Shortly after the young have swarmed at the end of the adults' life cycle, natives begin to harvest the lac encrustation from the trees. Only one crop is taken from a single tree. Young are hatched, however, twice a year.

Natives gather millions of encrusted twigs, called "sticklac," for transport to simple factories or refining centres where the encrustations are scraped off. They may also break the encrustations off right in the forest or orchard with a wooden mallet, much the way ice can be broken from around a tree branch. This material is called "grainlac." In either case, this is the first step in the harvest of shellac gum.

At refining centres, sticklac is scraped to remove the resin from the twigs and then it is ground (as is grainlac), usually in a primitive mill consisting of two millstones, with the upper one rotated by hand. At this stage, the ground lac contains a mixture of resin, insect remains, twigs and other impurities. This is now passed through a coarse screen to remove the larger size twigs.

After the lac is ground and the chaff sifted out, it is soaked in water for several hours in large cup-shaped jars. These are about two and a half feet high and have rough serrated inner surfaces. Next a stomper called a "ghasandar" jumps into the jar and rubs the lac with his feet against the rough surfaces. The object is to break open the lac seeds so the dye will flow out and the insect remains will be freed from the resin. Dye water and scum are removed in several rinsing. Then the ground lac is spread out on a concrete floor to dry in the sun.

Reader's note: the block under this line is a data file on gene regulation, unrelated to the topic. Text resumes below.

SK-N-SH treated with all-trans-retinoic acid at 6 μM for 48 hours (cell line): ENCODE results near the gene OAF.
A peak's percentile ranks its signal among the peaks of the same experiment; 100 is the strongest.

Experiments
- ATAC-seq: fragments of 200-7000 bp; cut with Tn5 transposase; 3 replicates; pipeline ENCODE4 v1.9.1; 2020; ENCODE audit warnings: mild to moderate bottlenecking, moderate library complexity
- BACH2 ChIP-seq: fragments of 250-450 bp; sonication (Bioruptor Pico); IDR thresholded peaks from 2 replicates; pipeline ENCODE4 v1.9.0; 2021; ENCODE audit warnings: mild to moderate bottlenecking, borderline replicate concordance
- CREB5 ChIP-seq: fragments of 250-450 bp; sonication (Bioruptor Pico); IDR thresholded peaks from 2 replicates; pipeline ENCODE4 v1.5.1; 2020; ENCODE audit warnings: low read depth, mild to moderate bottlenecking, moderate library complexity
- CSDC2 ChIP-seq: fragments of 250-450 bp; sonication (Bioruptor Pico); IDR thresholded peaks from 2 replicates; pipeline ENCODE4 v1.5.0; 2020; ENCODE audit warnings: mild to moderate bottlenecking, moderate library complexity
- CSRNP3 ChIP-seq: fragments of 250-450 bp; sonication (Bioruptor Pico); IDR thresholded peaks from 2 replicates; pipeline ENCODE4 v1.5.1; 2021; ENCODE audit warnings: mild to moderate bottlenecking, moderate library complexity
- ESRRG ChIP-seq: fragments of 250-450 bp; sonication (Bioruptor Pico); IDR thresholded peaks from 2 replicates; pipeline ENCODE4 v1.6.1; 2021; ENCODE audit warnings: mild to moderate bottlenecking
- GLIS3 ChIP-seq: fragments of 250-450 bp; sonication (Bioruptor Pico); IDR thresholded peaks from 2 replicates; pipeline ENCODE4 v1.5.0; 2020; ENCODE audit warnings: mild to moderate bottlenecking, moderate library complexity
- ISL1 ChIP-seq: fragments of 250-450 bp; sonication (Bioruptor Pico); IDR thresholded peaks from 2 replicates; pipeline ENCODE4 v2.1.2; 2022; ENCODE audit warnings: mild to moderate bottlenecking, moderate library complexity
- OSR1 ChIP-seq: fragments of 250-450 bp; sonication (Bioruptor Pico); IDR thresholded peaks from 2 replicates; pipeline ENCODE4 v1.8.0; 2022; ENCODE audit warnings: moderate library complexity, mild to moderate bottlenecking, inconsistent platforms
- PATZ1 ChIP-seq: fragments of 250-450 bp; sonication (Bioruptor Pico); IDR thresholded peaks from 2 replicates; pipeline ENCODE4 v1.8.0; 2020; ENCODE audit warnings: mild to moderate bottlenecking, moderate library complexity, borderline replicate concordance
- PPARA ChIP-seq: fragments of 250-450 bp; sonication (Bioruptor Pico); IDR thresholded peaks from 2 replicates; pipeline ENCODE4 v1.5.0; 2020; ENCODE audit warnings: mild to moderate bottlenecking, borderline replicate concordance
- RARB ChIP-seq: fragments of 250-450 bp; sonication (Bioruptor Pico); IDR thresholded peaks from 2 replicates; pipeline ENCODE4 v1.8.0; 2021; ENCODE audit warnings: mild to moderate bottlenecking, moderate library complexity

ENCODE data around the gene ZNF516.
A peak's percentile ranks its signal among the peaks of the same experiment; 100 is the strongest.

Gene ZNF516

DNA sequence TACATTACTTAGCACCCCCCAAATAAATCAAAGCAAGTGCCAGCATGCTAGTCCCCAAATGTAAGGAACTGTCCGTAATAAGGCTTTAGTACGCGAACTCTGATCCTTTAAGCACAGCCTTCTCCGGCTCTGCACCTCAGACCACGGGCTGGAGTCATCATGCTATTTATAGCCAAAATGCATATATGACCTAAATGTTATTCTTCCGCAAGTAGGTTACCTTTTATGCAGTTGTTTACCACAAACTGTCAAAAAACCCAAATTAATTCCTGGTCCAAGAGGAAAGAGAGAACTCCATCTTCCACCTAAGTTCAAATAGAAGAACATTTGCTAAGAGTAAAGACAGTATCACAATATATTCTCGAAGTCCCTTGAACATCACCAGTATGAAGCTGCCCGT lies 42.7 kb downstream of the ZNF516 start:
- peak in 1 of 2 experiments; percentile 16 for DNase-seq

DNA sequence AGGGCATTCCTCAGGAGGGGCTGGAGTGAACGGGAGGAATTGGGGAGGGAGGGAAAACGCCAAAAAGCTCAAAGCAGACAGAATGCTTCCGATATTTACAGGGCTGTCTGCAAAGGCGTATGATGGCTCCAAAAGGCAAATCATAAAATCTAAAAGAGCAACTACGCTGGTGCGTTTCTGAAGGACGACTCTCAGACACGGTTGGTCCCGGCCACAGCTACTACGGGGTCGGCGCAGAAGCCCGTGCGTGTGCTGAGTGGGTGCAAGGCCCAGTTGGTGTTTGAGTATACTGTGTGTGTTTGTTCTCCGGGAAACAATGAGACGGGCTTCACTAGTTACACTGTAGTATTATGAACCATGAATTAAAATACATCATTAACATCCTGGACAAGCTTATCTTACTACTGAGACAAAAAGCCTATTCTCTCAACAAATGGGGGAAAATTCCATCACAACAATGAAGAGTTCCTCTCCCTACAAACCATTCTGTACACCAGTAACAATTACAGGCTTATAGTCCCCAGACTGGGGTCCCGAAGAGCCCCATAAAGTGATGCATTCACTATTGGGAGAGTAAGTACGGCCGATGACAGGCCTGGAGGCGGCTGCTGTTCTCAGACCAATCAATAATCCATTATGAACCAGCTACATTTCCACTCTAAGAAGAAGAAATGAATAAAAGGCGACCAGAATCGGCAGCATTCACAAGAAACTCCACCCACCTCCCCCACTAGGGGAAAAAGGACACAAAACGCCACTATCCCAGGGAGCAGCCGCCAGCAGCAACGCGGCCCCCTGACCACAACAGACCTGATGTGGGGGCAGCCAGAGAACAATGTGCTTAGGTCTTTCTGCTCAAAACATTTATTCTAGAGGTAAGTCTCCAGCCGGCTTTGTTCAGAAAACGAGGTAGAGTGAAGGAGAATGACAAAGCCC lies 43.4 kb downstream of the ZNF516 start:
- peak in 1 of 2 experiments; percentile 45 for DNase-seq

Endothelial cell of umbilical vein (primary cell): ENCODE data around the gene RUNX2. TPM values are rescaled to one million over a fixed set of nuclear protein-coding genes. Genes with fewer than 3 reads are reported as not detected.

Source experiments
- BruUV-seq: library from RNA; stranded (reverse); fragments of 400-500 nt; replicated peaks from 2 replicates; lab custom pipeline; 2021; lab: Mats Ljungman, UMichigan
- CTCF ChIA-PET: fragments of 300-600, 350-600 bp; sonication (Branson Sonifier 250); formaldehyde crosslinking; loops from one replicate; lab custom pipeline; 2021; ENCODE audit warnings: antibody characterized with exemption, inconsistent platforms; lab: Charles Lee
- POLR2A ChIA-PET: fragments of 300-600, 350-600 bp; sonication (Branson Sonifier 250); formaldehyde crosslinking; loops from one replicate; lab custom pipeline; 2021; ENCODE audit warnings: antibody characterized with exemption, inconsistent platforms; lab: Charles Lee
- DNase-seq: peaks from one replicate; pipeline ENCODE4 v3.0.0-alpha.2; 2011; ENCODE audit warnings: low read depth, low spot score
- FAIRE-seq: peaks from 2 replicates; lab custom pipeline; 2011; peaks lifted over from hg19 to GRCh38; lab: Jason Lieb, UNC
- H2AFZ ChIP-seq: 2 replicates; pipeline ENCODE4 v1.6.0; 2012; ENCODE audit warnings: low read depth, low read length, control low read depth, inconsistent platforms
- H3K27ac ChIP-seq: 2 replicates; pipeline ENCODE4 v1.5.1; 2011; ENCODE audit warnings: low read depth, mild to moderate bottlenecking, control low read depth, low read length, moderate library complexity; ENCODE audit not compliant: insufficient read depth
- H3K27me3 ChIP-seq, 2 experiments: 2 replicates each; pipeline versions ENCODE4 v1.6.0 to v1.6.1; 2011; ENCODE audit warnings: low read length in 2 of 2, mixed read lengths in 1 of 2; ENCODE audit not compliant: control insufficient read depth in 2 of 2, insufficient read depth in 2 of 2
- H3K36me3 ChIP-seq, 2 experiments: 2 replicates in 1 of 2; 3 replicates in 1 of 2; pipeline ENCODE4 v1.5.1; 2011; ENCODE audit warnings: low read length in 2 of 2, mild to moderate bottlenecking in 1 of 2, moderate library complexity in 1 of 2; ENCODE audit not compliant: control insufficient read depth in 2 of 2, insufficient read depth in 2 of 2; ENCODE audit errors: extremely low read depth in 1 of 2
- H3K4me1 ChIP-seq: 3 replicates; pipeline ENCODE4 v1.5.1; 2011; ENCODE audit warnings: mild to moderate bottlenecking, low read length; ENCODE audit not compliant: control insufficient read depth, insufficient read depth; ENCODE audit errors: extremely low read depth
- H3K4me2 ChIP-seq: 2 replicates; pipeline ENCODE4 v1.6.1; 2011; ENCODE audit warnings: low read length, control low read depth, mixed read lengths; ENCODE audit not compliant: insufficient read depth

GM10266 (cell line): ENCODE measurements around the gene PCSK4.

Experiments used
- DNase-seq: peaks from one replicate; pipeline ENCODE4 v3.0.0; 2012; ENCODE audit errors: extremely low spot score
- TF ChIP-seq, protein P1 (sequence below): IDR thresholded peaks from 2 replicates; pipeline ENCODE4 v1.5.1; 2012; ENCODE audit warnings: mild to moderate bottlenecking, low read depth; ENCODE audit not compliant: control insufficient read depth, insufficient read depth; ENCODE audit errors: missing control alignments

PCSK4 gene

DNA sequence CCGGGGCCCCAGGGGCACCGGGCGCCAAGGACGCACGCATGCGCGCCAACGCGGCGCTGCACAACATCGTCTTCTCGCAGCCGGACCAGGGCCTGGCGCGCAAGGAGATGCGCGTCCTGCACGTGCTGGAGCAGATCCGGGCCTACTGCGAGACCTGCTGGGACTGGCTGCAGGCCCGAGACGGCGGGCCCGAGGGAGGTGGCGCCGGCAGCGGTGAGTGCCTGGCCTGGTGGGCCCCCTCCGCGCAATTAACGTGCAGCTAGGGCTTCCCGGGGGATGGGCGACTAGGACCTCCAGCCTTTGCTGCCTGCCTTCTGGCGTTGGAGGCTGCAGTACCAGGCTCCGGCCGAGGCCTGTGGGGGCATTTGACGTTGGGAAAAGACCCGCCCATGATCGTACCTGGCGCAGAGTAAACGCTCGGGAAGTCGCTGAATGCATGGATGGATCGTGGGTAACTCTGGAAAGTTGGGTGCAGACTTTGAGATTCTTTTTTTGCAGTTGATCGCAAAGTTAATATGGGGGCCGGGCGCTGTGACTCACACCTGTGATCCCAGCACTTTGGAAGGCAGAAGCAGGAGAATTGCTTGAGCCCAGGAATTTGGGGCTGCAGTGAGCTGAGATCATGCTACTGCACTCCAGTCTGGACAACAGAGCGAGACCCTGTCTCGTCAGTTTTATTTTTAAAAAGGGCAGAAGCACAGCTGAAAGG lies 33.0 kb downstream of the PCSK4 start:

The semi-refined product from this operation is known as "seedlac" from its grain-like appearance. It is yellow to reddish-brown in color, depending on the type of tree and the location from which it came. This is the raw material from which both orange flake shellac and bleached shellac are made.

This concludes today's educational session on ePlaya. :-)
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Postby Captain Goddammit » Sat Jun 19, 2004 2:42 pm

Anyone who knows that much about bugs deserves Frangos.
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Postby Bob » Sat Jun 19, 2004 6:43 pm

felicity wrote:....core values which the Burning Man Project, the Org, and Black Rock Citizenry have embodied over the years....


The core value, if you must put it those terms, of the carpenter types who started and sustained the central activity for which Burning Man is known has been to build and burn the stick figure. Cleaning up has been an implicit part of decamping and striking the set, just as one would responsibly treat the use of any public hall or campsite, if one expected to be allowed to return. Please forgive us for not confusing any of this with your vague, impotent, taboo-laden brand of environmentalism.
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Postby Silver 2 » Sat Jun 19, 2004 6:52 pm